Overlooking the Black Sea west of the city, the monastery church of Aya Sofya (Haghia Sophia) is one of the most romantic set of Byzantine remains in Turkey. It seems certain that there was a pagan temple here, and then an early Byzantine chapel, long before Manuel I Komnenos commissioned the present structure between 1238 and 1263. The ground plan and overall conception were revolutionary at the time, successfully assimilating most of the architectural trends, Christian and Muslim, prevalent in contemporary Anatolia. Converted to a mosque after 1461, Aya Sofya subsequently endured some even leaner and more ignominious times as an ammunition store and then as a hospital.
The church is laid out along a greatly modified cross-in-square scheme, with a dome supported by four columns and three apses at the east end of the triple nave. Before rushing inside to view the famous frescoes, take a moment to study the finely sculpted, albeit weatherworn, frieze illustrating Adam and Eve in the Garden of Eden, which surrounds the south portal, the only one of the three not tampered with by the Ottomans when they reconsecrated the church.
In their fluidity, warmth and expressiveness, Aya Sofya’s original frescoes represented a drastic break with the rigidity of prior painting, and compare well with the best work of their century, and the next, in Serbia and Macedonia as well as in Constantinople itself. Of the frescoes in the central apse a serene Ascension hovers over The Virgin Enthroned between the two Archangels; on the north wall of the same apse appears The Miraculous Draught of Fishes. The southeast apse is thought to have once been the location of Manuel I’s tomb. The Pantocrator in the dome was unhappily beyond repair, but a host of angels swirls around him, just above the Apostles.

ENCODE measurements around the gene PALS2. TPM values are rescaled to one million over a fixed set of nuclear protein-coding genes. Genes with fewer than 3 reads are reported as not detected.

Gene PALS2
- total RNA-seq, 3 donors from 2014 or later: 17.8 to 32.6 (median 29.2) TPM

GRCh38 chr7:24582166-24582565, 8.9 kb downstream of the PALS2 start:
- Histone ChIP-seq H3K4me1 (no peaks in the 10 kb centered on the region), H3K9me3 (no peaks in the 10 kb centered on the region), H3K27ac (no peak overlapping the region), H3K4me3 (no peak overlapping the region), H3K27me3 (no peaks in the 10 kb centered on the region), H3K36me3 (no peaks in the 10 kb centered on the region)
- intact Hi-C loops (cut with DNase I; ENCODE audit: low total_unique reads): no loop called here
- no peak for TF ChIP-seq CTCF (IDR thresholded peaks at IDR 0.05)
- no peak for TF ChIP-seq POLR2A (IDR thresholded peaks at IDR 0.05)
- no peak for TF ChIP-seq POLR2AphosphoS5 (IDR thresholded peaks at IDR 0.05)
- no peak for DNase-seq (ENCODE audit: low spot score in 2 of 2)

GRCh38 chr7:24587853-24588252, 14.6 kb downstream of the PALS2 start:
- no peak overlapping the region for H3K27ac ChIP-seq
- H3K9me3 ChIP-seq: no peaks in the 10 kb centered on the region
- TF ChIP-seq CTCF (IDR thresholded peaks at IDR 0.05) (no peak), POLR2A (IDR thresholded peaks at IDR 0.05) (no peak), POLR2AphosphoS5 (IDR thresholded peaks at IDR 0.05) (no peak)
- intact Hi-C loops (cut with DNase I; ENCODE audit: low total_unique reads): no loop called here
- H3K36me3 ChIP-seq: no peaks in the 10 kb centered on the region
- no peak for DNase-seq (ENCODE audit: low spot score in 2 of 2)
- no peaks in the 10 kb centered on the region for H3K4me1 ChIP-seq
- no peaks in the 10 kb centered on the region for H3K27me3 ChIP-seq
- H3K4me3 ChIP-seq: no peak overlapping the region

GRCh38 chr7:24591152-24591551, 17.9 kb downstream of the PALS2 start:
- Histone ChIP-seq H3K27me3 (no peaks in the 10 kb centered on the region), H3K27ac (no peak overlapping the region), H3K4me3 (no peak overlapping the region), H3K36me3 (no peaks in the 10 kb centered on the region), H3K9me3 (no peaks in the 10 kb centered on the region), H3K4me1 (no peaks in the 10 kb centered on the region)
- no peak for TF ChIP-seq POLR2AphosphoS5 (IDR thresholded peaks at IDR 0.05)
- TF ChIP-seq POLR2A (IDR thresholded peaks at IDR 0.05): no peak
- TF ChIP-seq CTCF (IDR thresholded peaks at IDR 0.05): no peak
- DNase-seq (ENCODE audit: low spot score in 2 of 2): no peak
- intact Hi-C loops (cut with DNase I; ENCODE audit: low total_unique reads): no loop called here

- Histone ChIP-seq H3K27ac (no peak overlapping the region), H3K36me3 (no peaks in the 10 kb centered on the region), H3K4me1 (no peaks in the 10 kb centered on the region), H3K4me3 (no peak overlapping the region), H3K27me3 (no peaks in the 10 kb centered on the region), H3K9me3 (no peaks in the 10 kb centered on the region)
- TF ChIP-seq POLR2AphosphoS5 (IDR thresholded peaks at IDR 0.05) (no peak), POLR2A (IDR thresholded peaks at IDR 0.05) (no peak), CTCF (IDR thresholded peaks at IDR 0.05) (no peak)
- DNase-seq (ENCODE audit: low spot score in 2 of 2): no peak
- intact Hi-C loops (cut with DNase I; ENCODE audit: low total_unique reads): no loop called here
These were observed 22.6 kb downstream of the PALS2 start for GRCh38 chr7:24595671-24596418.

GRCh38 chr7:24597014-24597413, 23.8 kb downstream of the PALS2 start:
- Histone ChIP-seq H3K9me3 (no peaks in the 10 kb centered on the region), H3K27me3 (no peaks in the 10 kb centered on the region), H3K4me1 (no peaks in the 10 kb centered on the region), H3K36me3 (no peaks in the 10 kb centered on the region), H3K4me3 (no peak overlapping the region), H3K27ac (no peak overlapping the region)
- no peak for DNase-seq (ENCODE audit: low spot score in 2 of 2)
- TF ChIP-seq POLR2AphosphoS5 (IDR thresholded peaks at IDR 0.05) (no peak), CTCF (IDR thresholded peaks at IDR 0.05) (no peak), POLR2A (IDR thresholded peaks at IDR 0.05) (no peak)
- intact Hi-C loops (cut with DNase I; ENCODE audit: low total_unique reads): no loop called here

The narthex, whose ceiling is divided into three sections by stone ribs, is almost wholly devoted to scenes from the life of Christ. The central zone exploits its complicated quadruple vaulting by depicting each of the Tetramorphs, symbols of the Evangelists, accompanied by seraphim. Alongside, such miraculous episodes as The Wedding at Cana, a decidedly adolescent Child Jesus Teaching in the Temple, Healing the Blind Man at Siloam and Healing the Canaanite’s Daughter (complete with vomited demon) fill the south vault, while Feeding the Five Thousand and Calming the Storm on the Lake of Galilee grace the north vault. The north portico is taken up mostly by Old Testament scenes, including The Sufferings of Job and Jacob’s Dream. Between 1957 and 1964, technicians restored dozens of these frescoes to their former glory. Well lit and accurately labelled in English, these are compulsory viewing even if you’ve only a passing interest in religious art.
Just north of the church an ensemble of sunken masonry was once the baptismal font; the square belfry to the west is a 1443 afterthought, indicative of the strong Italianate flavour of the waning empire. If the tower is open – a rare event – you’ll find that the frescoes within are not nearly of the same quality as those in the church proper.
In the garden opposite the ticket office is a small museum consisting of a village house built and furnished in typical Black Sea style, and a 1920s-vintage serender or grain crib on stilts, with wooden discs at the top of the stilts, to prevent mice attacking the stored grain. The setting of the adjacent café, covered in wisteria and offering tea and snacks, is bucolic.